A merger of Israel Chemicals and a Canadian natural resource firm has run into stiff opposition from outgoing Environmental Protection Minister Gilad Erdan, according to The Jerusalem Post.
Erdan sent a letter to Prime Minister Binyamin Netanyahu urging the government to block the proposed merger, at least until it can clarify its policy on the matter.
Israel Chemicals, which does the majority of mineral extraction on the Israeli side of the Dead Sea, has three categories of shareholders: Israel Corp., which owns 52.30 percent, Potash-Corp Agricultural Society — held by Potash Corporation of Saskatchewan, Canada — which holds 13.85%, and members of the public and other institutions who control 33.85%.
Potash Corporation may decide to bid for the remainder of Israel Chemicals that it does not yet own, according to Bloomberg News.
Erdan wrote of dire consequences in such an eventuality, including severe environmental and financial harm to the region.
“The completion of the merger in question without finishing the process of establishing a national policy for managing natural resources would lead to the real endangerment of economic, social and environmental interests of the highest priority,” Erdan warned.
Erdan also called upon incoming finance minister Yair Lapid to immediately freeze discussions of the matter to give the new government time to determine its policy.
An outline of the investment plan in question suggests that such a deal could result in increased potash extraction from the Dead Sea region by foreign interests, bringing with it environmental damage, the minister argued.
Another undesirable outcome of a Canadian takeover, is the possibility of an international company transfering production to Jordan, where labor costs are cheaper.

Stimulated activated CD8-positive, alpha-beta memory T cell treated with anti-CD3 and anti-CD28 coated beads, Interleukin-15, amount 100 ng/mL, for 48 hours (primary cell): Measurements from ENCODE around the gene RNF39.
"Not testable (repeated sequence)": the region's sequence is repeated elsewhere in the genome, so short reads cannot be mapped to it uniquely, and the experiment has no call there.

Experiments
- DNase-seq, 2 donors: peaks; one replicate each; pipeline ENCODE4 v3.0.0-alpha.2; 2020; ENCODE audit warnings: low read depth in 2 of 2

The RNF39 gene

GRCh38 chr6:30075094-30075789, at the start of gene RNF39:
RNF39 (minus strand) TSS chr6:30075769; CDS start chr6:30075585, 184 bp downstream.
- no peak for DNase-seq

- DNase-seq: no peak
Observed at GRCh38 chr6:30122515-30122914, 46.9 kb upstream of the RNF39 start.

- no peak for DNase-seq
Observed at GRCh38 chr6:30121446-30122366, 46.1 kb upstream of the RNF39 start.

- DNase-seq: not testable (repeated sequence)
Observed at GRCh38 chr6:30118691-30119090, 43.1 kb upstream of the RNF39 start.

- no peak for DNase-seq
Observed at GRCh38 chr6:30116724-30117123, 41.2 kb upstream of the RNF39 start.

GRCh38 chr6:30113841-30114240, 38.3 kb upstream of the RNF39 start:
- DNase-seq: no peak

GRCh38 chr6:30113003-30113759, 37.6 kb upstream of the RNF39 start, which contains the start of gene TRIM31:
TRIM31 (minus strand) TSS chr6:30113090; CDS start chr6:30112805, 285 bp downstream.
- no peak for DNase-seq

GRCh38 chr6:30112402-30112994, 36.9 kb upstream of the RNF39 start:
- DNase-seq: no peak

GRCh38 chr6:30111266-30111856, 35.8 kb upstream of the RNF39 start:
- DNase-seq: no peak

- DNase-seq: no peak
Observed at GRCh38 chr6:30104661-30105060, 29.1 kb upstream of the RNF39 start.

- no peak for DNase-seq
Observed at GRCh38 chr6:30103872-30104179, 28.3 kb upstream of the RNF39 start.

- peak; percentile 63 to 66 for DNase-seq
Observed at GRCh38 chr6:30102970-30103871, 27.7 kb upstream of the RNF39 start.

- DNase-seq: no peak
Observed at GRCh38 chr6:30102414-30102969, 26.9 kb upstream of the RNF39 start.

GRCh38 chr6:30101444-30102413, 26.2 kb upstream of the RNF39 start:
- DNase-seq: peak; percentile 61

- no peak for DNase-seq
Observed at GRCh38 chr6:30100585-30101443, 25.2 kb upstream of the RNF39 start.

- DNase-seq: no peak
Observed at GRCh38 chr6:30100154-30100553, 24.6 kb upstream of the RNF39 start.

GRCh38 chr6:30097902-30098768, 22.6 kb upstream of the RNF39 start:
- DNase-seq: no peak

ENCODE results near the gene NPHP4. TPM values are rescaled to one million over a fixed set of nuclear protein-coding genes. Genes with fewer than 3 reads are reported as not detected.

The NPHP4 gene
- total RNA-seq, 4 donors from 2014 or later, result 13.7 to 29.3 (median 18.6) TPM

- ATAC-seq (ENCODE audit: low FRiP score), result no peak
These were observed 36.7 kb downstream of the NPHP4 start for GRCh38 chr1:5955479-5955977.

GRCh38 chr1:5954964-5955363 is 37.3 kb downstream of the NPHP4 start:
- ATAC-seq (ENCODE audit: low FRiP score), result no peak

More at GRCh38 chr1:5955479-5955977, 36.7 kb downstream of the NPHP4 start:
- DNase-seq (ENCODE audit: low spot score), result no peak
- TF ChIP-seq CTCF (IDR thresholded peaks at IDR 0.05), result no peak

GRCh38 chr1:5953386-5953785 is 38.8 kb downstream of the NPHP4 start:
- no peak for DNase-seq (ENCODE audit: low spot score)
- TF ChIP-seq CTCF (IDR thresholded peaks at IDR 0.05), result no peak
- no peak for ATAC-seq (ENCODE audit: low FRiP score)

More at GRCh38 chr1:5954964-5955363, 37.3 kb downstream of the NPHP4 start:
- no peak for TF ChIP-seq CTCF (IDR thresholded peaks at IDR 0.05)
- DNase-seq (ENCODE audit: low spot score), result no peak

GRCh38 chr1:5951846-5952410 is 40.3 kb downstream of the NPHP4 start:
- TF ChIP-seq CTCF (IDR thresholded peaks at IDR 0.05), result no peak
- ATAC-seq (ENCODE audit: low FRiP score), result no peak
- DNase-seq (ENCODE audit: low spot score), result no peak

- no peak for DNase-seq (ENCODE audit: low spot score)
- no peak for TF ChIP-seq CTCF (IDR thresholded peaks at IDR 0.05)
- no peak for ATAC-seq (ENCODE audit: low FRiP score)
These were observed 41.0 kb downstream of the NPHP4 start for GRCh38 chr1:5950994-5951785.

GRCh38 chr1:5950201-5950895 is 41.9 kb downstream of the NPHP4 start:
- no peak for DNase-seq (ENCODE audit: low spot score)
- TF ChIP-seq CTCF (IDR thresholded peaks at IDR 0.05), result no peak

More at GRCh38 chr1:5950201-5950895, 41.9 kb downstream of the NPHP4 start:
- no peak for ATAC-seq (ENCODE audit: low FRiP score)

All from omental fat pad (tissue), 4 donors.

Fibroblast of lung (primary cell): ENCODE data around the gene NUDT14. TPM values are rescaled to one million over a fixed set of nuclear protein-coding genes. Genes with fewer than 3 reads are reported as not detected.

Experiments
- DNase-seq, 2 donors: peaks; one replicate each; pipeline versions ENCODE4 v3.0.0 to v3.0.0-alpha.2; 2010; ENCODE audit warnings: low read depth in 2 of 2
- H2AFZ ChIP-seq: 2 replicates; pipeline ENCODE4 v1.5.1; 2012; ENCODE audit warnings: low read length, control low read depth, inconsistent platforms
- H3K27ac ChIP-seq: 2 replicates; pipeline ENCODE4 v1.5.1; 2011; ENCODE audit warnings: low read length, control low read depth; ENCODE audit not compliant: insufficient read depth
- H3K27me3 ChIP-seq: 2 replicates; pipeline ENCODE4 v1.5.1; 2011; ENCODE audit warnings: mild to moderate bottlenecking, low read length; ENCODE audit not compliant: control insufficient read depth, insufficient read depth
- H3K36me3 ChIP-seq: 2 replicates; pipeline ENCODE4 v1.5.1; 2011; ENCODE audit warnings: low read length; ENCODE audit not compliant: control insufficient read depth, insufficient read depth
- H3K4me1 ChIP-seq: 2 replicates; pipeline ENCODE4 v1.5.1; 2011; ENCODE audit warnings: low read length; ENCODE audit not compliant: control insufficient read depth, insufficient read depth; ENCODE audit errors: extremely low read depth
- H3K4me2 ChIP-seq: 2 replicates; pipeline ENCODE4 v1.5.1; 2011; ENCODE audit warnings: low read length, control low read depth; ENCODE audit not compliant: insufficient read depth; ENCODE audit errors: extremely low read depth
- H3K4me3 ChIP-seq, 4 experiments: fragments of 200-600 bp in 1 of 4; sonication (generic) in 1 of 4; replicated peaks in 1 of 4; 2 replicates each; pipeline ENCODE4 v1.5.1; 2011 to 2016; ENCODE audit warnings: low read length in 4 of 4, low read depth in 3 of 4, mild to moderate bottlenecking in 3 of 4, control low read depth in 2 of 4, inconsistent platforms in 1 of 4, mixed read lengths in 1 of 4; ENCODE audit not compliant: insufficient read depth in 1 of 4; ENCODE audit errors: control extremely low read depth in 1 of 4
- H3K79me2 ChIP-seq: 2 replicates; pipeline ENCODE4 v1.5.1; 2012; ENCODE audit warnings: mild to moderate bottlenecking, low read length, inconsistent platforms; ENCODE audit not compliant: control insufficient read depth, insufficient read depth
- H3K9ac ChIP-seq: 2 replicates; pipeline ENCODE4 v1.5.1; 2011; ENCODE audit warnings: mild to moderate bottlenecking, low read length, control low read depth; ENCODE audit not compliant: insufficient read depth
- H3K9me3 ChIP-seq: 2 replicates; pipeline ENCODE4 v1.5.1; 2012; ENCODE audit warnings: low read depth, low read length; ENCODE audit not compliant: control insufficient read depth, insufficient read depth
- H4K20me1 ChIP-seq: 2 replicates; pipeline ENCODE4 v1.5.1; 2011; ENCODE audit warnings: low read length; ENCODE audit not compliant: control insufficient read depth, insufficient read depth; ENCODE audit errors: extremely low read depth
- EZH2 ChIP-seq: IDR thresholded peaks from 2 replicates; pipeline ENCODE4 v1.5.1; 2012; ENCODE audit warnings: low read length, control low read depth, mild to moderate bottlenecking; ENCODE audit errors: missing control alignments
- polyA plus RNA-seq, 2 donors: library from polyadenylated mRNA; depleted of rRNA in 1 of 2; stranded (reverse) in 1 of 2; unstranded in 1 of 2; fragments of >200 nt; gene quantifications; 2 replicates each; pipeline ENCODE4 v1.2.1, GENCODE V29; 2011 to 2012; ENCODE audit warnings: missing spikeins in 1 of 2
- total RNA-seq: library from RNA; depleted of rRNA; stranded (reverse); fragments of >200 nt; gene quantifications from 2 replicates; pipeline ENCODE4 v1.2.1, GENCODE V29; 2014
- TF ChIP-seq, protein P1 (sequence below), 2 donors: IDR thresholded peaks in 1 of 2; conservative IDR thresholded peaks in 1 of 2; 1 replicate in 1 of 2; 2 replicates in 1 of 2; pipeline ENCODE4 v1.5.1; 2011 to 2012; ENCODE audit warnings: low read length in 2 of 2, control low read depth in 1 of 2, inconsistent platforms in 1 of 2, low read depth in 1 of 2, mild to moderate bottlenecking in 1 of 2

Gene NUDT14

Such a situation could adversely affect the livelihood of thousands of Israeli families, Erdan added.
“As we know, PotashCorp holds a global monopoly in potash production and can influence the prices of potash internationally against the interests of the state of Israel by exploiting its resources,” Erdan wrote, “and this depends on whether the Canadian company increases the production of potash or reduces it.”
For decades, Israel Chemicals has been mining minerals from the Dead Sea and has caused enormous damage to its environs — decreasing the basin’s water level and harming the area’s natural environment, Erdan wrote.
Because an expanding financial agreement with Potash Corp would expose Israel to further such risks, as well as social and environmental ramifications, the government must conduct a thorough examination of the country’s potash and phosphate resources, as well as create a unified policy on natural resource management before permitting any merger, Erdan argued.
An Israel Chemicals spokesman avoided comment on the potential merger, and denied any culpability for environmental damage:
“In the last three years, [ICL] invested over a billion shekels in that field, an investment that allows it to operate according to the most stringent standards in the world and even higher,” the representative said, adding that the continuously dropping water levels in the sea were a result of Israel and its neighbors diverting 1.5 billion cubic meters of water annually for other uses.
The company noted that it is the largest employer in the Negev and contributes 12 billion shekels to Israel’s GDP, facts which make foreign control a particularly sensitive issue.
The Finance Ministry declined comment, saying that it would not meddle in talks between private companies, though it reserved the right to take a position in the event a formal offer is made.
Lapid and Potash Co., respectively, had no comment.